Saturday, 6 October 2007
Priscilla Queen of the Desert – The Musical, Oct 6, 2007
Priscilla Queen of the Desert – The Musical
By Stephan Elliott & Allan ScottRegent Theatre, Oct 6, 2007 to unspecified end date in 2008
Reviewer: Kate Herbert on Oct 6, 2007
Start squealing, swilling vodka martinis and donning your stilettos, wigs and false lashes – Priscilla has arrived with more sequins, lurex and high-campery than Liberace.
“A busload of drag queens lost in the desert. Yes, it does sound like a movie.” And, when it comes to colour and movement, the movie doesn’t hold a fairy-lit candle to the stage show.
Three drag queens (Tony Sheldon, Jeremy Stanford, Daniel Scott) drive a battered bus from Sydney to the Alice Springs Casino to perform a drag show. Stephan Elliott, with Allan Scott, adapts his original movie to include live disco songs, mischievous showgirl/boy choreography (Ross Coleman) and the wildest costumes (Lizzy Gardiner, Tim Chappel) since Lion King. We see feathers and fans to rival Siegfeld’s Follies, dancing paintbrushes, patty cakes and Australian flora and fauna. Every element is perfectly calibrated, exotically designed and imaginatively directed by Simon Phillips.
But the night belongs to the travelling drag queens played by Tony Sheldon (Bernadette), Jeremy Stanford (Tick/Mitzi) and Daniel Scott (Adam/Felicia). Sheldon’s portrayal of Bernadette, an ageing transsexual from the 1960s Les Girls, balances her heartfelt emotion and her need for subdued, middle-class elegance with her veteran’s skill gained from years of drag shows.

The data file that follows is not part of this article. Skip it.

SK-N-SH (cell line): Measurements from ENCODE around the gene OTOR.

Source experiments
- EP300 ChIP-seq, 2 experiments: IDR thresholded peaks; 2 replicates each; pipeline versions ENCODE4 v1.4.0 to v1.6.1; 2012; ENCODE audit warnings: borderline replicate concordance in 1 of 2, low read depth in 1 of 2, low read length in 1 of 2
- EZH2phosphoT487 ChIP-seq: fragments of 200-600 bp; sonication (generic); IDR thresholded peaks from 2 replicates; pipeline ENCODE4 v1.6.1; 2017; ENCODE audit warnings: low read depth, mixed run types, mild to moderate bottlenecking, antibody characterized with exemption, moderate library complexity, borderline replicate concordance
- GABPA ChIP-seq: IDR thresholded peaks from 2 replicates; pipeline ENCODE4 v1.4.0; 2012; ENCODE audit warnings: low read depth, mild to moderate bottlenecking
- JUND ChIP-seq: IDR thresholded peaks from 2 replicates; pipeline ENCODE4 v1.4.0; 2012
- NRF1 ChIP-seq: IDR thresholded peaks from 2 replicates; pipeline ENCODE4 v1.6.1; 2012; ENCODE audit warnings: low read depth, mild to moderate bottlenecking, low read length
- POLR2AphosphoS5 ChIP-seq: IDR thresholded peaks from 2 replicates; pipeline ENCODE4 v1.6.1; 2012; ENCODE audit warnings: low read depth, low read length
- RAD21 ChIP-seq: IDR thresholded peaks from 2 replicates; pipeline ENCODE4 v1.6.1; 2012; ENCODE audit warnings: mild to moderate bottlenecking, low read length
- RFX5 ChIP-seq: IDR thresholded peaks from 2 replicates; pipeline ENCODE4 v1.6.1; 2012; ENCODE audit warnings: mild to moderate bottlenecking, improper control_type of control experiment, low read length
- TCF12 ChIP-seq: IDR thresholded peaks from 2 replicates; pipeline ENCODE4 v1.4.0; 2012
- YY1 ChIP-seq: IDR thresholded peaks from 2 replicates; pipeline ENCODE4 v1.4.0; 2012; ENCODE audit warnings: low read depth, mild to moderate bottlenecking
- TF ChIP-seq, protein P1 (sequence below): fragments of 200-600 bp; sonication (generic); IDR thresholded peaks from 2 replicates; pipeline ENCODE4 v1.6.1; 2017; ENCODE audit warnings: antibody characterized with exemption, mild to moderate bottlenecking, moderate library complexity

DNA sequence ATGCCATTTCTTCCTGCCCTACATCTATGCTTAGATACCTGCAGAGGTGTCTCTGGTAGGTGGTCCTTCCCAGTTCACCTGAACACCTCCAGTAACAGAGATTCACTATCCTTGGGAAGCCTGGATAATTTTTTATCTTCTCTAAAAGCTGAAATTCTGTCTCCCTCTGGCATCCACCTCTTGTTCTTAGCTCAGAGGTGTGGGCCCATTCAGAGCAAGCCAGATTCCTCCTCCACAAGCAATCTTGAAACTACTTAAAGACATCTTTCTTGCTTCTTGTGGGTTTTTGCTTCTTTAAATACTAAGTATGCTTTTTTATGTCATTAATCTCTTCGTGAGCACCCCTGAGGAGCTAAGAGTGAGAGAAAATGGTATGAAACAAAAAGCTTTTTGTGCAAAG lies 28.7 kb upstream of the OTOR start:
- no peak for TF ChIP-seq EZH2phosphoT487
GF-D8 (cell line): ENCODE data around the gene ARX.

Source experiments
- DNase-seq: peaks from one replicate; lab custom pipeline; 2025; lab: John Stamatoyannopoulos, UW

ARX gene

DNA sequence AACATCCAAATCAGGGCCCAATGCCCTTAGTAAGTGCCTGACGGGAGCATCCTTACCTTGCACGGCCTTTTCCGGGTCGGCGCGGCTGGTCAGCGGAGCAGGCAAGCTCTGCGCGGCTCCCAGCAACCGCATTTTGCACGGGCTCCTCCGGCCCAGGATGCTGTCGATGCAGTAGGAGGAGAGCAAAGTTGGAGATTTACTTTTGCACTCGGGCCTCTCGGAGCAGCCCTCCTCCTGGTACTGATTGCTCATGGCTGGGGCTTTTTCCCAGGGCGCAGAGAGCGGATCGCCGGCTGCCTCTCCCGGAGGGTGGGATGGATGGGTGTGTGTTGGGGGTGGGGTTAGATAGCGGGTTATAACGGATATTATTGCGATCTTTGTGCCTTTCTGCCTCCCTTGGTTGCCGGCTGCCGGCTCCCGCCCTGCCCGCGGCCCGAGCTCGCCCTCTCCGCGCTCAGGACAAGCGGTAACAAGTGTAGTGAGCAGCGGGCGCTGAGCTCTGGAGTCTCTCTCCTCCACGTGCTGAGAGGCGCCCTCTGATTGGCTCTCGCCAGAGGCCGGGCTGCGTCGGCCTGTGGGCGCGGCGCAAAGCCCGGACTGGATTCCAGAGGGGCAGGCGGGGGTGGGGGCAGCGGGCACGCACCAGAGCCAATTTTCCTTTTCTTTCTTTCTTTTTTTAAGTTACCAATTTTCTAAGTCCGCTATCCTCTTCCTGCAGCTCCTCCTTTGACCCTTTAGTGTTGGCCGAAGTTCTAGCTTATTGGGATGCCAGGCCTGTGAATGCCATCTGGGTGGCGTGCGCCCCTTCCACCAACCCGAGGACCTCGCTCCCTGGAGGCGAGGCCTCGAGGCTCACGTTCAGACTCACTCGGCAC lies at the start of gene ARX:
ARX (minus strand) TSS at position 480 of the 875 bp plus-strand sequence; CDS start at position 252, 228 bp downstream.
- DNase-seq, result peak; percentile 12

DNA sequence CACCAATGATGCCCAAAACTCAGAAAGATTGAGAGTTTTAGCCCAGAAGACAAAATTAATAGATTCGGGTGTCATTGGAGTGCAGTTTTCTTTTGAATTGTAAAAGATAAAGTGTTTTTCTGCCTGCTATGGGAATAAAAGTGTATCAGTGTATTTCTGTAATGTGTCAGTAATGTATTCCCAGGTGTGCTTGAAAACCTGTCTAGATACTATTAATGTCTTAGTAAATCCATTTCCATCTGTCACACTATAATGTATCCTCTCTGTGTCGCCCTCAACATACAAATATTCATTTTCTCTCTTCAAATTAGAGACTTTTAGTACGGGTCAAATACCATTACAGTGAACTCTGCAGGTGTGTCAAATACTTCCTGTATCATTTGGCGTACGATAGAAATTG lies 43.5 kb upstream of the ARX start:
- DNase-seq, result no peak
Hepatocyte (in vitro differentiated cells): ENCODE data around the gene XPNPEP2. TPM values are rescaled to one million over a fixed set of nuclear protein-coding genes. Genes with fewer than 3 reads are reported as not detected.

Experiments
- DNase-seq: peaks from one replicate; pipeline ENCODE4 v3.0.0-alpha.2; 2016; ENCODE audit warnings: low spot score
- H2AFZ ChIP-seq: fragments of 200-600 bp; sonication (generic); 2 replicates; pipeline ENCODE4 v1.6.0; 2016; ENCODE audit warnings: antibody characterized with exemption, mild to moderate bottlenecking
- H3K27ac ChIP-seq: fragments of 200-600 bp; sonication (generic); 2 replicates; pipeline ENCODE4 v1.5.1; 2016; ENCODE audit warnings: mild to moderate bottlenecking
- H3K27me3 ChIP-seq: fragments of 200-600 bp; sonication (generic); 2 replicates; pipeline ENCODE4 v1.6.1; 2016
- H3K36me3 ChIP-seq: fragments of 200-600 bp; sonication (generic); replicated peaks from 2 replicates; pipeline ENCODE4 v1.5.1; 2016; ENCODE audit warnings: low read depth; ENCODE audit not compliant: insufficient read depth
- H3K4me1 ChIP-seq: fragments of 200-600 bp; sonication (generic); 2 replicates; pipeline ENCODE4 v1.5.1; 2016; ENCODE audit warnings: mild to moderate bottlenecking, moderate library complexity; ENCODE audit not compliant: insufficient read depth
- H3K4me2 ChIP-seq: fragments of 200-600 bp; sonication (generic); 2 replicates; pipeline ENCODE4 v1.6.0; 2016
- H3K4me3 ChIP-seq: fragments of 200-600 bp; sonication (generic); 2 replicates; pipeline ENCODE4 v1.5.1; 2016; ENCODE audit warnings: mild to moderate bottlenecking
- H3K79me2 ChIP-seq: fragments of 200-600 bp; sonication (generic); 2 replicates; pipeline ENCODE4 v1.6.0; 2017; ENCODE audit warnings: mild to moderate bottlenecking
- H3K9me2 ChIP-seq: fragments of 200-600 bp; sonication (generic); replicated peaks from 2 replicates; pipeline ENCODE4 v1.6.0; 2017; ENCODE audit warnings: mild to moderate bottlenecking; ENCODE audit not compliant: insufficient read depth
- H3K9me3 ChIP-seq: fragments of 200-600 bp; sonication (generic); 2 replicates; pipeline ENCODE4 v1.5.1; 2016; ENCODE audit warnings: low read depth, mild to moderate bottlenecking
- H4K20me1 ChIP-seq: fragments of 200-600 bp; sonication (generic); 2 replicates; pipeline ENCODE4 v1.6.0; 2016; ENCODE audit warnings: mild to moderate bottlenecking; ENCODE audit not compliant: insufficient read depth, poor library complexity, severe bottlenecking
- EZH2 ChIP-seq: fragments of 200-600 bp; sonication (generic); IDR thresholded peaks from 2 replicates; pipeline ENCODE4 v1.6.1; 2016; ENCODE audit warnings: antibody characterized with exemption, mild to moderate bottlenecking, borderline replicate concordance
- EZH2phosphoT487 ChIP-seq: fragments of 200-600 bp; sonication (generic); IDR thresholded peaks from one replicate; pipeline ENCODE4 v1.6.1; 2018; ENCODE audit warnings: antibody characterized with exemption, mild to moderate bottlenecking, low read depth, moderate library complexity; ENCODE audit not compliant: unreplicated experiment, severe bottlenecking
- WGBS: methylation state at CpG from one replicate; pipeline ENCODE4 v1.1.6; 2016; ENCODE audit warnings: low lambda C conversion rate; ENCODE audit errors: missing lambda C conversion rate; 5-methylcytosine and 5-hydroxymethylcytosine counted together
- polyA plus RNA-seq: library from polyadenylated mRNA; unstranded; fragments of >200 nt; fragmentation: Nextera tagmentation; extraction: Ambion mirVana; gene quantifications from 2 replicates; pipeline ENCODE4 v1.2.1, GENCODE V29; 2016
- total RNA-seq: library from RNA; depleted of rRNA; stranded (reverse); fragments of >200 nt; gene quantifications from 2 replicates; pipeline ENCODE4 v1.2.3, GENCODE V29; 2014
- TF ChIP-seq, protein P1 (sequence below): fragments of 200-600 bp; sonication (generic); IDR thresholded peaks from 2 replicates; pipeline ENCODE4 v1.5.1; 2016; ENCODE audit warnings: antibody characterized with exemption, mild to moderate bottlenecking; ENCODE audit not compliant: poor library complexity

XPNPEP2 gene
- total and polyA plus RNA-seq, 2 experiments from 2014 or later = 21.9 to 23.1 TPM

Tick instigates the girls’ journey to Alice Springs, where his ex-wife (Marney McQueen) manages the Casino entertainment, in order to to make first contact with his small son. Stanford is deliciously bold and sassy as Mitzi, Tick’s drag persona, but plays the off-stage Tick with grace and poignancy as he pines for his unknown son. His rendition of I Say A Little Prayer and Always on My Mind are moving.
Daniel Scott fully inhabits the audacious young Adam – stage name Felicia. His flying entrance is exciting and his leather-boy routine to the disco hit, Venus, is outrageously sexy. We fear for the insolent Adam when he is bashed by toughs in Coober Pedy.
Michael Caton is warm and lovable as Bob and the trio is supported by the exceptional voices of the Divas, three female angels who sing suspended above the stage. The enormous volume and richness of the production could not exist without the talented ensemble and versatile band (arrangements – Stephen ‘Spud’ Murphy), evocative production design (Brian Thompson) and lighting (Nick Schlieper).
The chorus numbers are vivid, daring and over-the-top and the hits just keep coming: Don’t Leave Me This Way, Go West, I Love The Nightlife, I Will Survive, Pop Muzik and Shake Your Groove Thing. There are delectable cameos by Colette Mann, Lena Cruz and Trevor Ashley as Miss Understanding singing What’s Love Got to Do With It?
Priscilla is littered with camp innuendo, lip-syncing, disco and impertinence and, man, it’s a fab night out.
By Kate Herbert